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100 Years Ago


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Anti-Slavery Efforts

halewoodruffmutinyaboradtheamistad1939.gif (54863 bytes)

Hale Woodruff - "Mutiny Aboard the Amistad," 1939

By the 1830s, new abolitionists throughout the north were raising their voices against slavery. Some of these vocal whites were William Lloyd Garrison, Lucretia Mott, Lewis Tappan, and Theodore Dwight Weld, who were soon freelectureannoumementforsojournertruth.gif (12811 bytes)joined in their anti-slavery crusade by such former slaves as Frederick Douglass, Highland Garnet, Harriet Tubman, and Sojourner Truth. They condemned slavery in articles and speeches, with Garrison starting his own anti-slavery press (1831) in the form of a publication, "The Liberator". Douglass, the most influential black leader at that time, also began an abolitionist newspaper in 1847 called the "North Star". Like other abolitionists, he considered Ohio an important antislavery advocate because it was the oldest, richest and most populous of the western states. Visiting for the first time in 1843, he later wrote in 1849 that annual conventions were "more faithfully and regularly held than those of the colored freemen of any other state in the Union."

Tubman and others were instrumental in the promotion of the underground railroad, a term used to describe a network of routes and safe houses that stretched from the slave states to freedom. Blacks fleeing slavery were guided along these routes, and sanctuaries, until they reached safety. Throughout the history of slavery in North America, many slaves rightfully protested their plight, and impoverished conditions, by subtly destroying property, disobeying orders, and feigning illness. Others escaped their bondage, while many participated in the almost 200 revolts and mutinies that occurred, including the 1831 uprising in Southampton County, Virginia, led by Nat Turner, preacher and slave, resulting in the death of around 60 whites before it was quelled. The Turner insurrection, followed by his execution, caused the South to reinforce its slave codes and restrict manumission (liberation).

La Amistad was a Spanish ship, engaged in the now illegal slave trade, that set out from Africa in 1839 with its cargo of Negro humanity bound for enslavement in charlesdickersonsidneyjournalarticleapril61888.gif (11157 bytes)the Americas.  Upon reaching the coast of Cuba, the slaves broke free of their chains and a bloody confrontation with the crew occurred.  With their slave leader, Joseph Cinque, a Mende tribesman, in control of the ship, the 53 slaves ordered the remaining crew members to return the ship to Africa.  The Amistad was eventually seized off Long Island by an American warship where the mutineers were imprisoned for piracy, thus beginning an extradition court case with international ramifications that would not be resolved until 1841.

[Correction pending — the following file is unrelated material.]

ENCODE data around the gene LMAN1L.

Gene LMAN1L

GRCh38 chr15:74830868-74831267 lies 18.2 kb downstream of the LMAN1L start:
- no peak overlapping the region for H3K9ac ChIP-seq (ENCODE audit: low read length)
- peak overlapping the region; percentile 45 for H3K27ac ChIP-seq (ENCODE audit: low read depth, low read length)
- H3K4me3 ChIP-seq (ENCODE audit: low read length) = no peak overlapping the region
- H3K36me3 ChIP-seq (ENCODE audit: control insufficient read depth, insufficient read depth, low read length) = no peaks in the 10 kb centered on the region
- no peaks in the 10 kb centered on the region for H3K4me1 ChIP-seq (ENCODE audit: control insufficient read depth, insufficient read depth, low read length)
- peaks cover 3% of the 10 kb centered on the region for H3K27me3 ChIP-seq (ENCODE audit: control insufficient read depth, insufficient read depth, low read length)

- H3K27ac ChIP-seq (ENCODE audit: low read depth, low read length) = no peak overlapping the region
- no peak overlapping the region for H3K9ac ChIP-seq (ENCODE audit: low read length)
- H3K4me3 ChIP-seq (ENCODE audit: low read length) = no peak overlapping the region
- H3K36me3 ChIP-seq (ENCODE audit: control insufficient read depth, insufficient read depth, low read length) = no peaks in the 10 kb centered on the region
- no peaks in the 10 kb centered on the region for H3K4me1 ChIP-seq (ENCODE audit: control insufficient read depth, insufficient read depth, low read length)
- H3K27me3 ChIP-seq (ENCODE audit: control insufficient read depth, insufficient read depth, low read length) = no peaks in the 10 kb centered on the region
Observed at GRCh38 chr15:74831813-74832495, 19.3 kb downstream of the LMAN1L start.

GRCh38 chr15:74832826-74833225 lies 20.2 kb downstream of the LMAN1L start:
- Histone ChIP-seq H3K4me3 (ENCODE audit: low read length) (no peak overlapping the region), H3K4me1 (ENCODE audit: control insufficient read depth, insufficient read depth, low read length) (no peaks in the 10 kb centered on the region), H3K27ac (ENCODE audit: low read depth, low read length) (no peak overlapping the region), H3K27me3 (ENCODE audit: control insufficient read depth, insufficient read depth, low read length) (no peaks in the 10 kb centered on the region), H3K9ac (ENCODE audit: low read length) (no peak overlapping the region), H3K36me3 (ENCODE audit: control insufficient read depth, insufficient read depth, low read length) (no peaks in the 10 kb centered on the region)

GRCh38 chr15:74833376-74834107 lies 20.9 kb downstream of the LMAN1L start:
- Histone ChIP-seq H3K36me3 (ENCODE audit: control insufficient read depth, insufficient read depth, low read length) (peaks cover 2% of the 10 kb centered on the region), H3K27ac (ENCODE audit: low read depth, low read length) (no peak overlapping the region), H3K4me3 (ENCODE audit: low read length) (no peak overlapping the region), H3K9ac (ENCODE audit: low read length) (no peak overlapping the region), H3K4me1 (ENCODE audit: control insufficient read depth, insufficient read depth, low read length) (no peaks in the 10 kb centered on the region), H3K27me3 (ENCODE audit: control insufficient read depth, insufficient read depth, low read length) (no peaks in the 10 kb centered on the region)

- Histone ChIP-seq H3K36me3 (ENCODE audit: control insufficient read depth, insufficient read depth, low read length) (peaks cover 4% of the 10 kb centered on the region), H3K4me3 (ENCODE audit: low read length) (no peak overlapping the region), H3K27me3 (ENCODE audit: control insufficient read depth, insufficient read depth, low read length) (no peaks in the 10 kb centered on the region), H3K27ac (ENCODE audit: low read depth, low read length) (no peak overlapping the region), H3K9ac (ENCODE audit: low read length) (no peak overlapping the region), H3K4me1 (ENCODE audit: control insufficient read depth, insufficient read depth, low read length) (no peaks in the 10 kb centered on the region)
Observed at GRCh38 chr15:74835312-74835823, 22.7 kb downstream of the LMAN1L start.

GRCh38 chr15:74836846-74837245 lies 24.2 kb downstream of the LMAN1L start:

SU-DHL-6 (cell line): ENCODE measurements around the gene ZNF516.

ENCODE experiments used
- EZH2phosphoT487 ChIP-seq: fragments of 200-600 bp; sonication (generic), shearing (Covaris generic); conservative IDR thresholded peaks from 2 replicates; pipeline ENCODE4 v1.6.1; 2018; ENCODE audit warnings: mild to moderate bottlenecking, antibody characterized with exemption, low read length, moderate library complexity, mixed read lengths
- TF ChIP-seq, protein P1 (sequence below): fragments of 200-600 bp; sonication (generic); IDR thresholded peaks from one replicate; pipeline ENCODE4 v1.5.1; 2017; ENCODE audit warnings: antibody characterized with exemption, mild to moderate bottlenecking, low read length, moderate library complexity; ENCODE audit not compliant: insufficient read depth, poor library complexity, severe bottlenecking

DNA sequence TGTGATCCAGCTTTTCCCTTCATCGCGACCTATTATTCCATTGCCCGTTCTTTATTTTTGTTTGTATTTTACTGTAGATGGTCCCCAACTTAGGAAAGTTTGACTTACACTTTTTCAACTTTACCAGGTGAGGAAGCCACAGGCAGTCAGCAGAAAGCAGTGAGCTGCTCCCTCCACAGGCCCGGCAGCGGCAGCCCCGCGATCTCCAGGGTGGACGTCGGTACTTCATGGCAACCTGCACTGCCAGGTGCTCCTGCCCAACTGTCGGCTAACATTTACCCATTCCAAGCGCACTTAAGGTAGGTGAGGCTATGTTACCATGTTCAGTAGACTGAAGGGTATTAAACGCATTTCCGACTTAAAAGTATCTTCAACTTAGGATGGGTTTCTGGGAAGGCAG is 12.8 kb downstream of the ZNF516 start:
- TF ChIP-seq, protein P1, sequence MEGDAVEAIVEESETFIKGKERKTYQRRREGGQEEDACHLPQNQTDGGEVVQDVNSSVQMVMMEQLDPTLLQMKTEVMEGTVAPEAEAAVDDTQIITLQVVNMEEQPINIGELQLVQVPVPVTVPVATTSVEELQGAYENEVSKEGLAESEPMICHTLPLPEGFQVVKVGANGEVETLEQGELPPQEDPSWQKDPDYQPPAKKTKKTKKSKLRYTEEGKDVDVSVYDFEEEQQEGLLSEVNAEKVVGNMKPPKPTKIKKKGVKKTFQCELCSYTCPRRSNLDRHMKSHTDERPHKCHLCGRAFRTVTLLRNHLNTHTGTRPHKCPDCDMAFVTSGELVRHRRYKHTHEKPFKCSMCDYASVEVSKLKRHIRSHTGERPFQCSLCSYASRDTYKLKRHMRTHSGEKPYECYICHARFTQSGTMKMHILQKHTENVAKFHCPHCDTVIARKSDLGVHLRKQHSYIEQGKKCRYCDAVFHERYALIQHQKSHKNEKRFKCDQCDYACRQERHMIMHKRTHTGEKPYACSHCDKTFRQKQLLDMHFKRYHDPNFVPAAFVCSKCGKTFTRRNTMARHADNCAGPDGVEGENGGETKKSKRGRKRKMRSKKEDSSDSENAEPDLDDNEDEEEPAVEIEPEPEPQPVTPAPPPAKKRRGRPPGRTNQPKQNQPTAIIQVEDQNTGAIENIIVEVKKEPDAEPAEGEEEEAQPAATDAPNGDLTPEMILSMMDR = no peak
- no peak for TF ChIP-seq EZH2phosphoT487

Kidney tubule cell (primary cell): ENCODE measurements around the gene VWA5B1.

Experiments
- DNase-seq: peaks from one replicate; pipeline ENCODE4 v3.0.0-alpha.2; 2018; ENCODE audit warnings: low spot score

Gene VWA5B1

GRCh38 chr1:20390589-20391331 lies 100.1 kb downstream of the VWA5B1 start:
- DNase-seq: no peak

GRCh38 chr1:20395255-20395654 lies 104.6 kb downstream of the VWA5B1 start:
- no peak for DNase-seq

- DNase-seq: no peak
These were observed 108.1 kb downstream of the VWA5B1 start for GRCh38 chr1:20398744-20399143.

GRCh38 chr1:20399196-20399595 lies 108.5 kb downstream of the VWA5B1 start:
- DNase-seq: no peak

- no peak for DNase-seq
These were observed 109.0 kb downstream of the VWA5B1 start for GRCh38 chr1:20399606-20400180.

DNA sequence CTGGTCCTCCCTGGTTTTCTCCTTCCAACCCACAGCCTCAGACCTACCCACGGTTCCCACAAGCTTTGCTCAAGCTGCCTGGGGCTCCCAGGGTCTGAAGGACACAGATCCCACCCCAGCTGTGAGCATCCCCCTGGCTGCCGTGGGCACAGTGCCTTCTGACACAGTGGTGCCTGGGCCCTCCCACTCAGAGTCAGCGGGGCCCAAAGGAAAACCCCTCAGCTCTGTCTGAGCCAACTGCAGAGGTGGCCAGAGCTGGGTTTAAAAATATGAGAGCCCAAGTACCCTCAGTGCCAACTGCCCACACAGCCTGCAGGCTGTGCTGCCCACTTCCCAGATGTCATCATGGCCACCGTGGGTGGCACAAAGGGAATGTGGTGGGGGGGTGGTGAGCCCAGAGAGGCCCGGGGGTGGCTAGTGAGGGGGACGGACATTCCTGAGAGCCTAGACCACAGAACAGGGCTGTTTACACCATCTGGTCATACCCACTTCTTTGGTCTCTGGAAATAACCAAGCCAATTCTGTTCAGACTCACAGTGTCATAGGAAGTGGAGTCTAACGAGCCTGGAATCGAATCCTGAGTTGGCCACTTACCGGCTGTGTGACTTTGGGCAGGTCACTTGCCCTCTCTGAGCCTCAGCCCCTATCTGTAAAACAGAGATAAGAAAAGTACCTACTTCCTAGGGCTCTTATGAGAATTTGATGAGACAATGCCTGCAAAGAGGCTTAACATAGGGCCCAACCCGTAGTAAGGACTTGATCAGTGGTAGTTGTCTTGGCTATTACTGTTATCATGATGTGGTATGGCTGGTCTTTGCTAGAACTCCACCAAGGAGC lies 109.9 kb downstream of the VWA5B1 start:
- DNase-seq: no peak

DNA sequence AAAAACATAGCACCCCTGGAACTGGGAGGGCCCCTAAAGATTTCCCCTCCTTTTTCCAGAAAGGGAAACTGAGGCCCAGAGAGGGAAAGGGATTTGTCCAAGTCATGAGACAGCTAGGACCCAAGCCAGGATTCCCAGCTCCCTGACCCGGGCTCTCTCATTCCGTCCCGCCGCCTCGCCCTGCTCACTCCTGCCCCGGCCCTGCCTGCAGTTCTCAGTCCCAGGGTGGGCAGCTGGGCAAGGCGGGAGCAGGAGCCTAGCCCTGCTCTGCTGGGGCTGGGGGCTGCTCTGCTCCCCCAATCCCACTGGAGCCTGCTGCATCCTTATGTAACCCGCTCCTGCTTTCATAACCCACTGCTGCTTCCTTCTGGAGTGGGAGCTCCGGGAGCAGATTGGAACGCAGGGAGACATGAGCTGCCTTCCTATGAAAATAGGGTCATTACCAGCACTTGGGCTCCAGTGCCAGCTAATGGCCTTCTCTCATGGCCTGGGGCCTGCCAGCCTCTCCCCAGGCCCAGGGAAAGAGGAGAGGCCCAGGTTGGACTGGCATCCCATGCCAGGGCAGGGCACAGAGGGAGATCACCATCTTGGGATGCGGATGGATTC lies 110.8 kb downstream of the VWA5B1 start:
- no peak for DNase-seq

Abolitionists, recognizing the importance of the case to their cause, seized the issue, and the plight of the slaves, taking it through lower courts to the Supreme Court. President Martin Van Buren wanted the defendants returned to Spain in compliance with the wishes of Queen Isabella’s advisors (the Queen was eleven years old), and her government. Their fate in Spain, would have, no doubt, been quick and final. Former President John Quincy Adams represented the defendants before the Supreme Court where he won a decision that maintained that the Negroes, originally kidnapped and forced into slavery, were by international law, whichprohibited the slave trade, free men. Upon receiving their freedom, charitable donations paid foruncletomscabinbookcover.gif (14923 bytes) their return voyage to their homeland, Africa. (In December, 1997, the movie "Amistad" was released by Steven Spielberg depicting this event on film).

On June 5, 1851, a Washington D.C., abolitionist journal, the"National Era", published thefirst installment of a novel titled, "Uncle Tom’s Cabin", byauthor Harriet Beecher Stowe. The final installment appeared in the April 1, 1852, issue, leaving many Americans in a state of pathos and sincere concern for the plight of black slaves. Ina meeting with President Lincoln, he is reputed to have said, "So this is the little lady who made this big war."

"The Shelby County Democrat" of February 10, 1854, printed, "On Thursday of last week there was an arrival of thirty four Negroes in our village; originally belonging to the estate of a Mr. McColgan of Kentucky [a slave state] who by his will set them free, leaving a considerable amount of property to be applied to the purchase of land for them. We learn that they are to be located in this county."

 

  
'Black History' segment written in June, 1998 by David Lodge

 

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